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The Euphoria of a Tiger Woods Win

In the last tournament of the PGA season, the 42-year-old led from start to finish, winning his first event in more than five years in vintage fashion

TOUR Championship - Final Round Photo by Tim Bradbury/Getty Images

One thousand, eight hundred, and seventy-six. It’s the number you’ll hear over and over after this week, and for good reason—that’s how many days it had been since Tiger Woods won a golf tournament. Children born the day of Tiger’s last win are kindergarteners now. The last time he won a golf tournament, we were all using the iPhone 5, LeBron was on the Heat and Ray Allen had just hit the shot, Derek Jeter had yet to retire, and Colin Kaepernick was six months removed from almost having won the Super Bowl. Since Tiger won the 2013 WGC-Bridgestone Invitational, 118 players have won a PGA Tour event, but none of those wins felt like this one.

After an entire season of close calls, top-10 finishes, and streaky runs at majors, Tiger put together a dominant wire-to-wire performance in the final tour event of the year, beating the field at the 2018 Tour Championship in Atlanta by two strokes and a final score of 11-under.

Less than a year ago, Tiger admitted he’d thought about a reality in which he didn’t play competitive golf. “I don’t know what my future holds for me,” he said in a press conference, his first since his back surgery last April (which was his fourth back procedure since 2014). Tiger’s comments felt like a douse of both realism and pessimism given his seemingly eternal journey back from injury. Even Tiger, one of the most voracious competitors in the history of sports, doubted himself. And yet, here we are.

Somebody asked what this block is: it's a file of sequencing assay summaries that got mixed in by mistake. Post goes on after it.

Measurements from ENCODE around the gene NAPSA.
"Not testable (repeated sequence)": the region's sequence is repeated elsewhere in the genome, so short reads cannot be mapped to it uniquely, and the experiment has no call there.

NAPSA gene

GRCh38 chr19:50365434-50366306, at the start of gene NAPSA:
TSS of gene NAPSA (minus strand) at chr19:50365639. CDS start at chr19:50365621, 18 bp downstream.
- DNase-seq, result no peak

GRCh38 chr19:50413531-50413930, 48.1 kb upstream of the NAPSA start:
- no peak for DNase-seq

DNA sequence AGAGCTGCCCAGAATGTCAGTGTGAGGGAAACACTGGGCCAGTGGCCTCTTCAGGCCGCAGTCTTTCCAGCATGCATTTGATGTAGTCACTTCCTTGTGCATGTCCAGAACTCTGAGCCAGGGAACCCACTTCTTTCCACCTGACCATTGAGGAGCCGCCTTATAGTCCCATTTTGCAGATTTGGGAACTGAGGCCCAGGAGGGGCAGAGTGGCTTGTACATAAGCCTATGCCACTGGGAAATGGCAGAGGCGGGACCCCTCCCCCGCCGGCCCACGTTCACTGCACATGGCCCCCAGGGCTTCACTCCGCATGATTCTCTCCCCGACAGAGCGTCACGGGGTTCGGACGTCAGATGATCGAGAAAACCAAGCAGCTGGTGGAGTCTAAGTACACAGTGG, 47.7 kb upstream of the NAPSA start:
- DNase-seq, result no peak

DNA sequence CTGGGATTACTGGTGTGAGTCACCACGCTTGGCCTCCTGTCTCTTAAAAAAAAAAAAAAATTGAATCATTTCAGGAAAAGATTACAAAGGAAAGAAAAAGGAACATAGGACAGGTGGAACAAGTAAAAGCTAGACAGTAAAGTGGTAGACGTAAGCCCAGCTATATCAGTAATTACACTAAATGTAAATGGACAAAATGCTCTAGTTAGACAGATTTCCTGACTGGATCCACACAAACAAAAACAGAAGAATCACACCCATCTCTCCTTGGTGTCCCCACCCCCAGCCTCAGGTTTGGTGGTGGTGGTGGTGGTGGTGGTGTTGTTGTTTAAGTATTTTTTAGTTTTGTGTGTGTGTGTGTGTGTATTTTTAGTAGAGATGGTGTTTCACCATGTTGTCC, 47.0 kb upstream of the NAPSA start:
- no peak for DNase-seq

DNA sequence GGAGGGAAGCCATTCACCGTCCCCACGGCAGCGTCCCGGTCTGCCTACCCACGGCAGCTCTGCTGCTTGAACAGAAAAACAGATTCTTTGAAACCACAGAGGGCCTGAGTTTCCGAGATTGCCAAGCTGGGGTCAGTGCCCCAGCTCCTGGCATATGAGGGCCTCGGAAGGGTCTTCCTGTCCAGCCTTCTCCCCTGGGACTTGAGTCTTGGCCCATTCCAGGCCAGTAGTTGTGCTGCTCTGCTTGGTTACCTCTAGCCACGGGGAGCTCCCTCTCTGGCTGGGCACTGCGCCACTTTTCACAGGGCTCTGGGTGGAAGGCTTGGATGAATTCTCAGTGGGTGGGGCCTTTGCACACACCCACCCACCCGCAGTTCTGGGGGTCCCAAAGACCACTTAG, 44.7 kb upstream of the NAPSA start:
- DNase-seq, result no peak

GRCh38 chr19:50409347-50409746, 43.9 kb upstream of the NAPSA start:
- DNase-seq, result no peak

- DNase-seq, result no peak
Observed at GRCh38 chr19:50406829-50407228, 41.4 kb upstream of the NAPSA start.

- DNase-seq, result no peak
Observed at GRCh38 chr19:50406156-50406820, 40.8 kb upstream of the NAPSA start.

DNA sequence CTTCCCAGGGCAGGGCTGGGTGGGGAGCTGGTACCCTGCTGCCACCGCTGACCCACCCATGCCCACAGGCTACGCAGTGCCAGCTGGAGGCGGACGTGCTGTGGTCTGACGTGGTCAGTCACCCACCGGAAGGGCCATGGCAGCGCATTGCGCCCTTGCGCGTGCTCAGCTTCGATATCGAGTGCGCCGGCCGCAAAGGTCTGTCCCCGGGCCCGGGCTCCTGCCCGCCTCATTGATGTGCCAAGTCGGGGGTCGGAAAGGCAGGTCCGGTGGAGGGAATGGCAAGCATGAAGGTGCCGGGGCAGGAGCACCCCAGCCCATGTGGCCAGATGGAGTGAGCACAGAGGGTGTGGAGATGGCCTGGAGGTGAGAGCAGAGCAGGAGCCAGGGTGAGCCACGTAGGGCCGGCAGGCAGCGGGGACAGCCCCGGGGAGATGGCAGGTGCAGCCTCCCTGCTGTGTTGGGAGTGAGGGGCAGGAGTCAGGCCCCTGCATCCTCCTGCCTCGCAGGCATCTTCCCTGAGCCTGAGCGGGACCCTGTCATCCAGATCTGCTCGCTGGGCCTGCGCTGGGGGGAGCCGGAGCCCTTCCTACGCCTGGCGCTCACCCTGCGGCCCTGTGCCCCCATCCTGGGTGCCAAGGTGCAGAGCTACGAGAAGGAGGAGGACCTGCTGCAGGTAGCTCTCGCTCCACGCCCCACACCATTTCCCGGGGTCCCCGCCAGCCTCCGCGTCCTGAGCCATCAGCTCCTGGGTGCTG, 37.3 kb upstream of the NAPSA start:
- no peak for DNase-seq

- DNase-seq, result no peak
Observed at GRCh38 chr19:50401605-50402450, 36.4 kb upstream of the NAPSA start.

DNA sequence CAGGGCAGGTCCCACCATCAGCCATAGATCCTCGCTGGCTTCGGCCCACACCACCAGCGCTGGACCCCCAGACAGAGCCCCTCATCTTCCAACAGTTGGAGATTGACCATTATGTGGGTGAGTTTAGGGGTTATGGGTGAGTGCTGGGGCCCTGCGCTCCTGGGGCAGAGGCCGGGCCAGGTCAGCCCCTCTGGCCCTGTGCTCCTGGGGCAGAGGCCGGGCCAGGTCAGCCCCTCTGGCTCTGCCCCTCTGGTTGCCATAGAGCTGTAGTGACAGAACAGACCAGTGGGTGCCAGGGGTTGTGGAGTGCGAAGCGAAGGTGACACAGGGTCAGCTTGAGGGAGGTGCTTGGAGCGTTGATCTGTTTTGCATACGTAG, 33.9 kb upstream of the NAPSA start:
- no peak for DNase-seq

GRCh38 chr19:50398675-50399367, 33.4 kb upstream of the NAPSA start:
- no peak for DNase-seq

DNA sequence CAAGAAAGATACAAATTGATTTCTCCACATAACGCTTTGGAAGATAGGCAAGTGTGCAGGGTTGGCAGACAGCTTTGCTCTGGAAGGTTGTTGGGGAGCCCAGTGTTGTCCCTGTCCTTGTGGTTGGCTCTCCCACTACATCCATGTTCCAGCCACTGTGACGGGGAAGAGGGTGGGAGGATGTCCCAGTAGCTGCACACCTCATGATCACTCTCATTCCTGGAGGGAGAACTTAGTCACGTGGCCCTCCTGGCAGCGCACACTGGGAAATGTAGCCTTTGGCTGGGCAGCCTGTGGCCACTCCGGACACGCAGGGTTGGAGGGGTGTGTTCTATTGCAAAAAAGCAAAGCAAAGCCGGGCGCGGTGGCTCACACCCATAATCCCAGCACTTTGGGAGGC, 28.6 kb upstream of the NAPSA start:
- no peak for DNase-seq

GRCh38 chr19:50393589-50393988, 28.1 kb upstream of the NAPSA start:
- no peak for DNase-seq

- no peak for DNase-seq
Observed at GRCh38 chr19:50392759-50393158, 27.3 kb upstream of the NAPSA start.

“My body was a wreck,” Tiger said in an interview with Jim Nantz that aired mid-round Sunday. In it, he said winning the tournament would be “one of my better accomplishments I’ve had just considering where I’ve been and what I’ve had to dig through and fight through.”

There was something eerily familiar about this win, something perfectly Tiger-esque about it. In the previous 12 PGA events where Tiger had held a lead or a share of the lead after every round, he had won. Always more comfortable in the driver’s seat than bringing up the rear, Tiger found himself in that position again, and he didn’t let up.

Tiger’s dominant weekend at East Lake felt like a throwback to his younger days. After finishing tied for the lead on both Thursday and Friday, he used moving day to zoom ahead of a crowded leaderboard, at one point leading the field by five shots, before regressing to “just” a three-shot lead by day’s end. Sunday was all about maintenance. Tiger shot a 71 and cruised through his final round as every potential competitor melted away while fans climbed trees to get a better view of him.

It was a vintage victory lap that turned into a party. As Tiger walked up the fairway on the par-5 18th hole, the crowd cheered and chanted his name, and Rory McIlroy grinned like a fan beside him. The galleries then spilled onto the fairway in a scene that can only be described as surreal. Following his second shot, everything devolved into pandemonium. A sea of fans ran after him on the walk-up to the green, and security stood by his side as if he was a rock star being escorted to the stage. It was an unforgettable scene: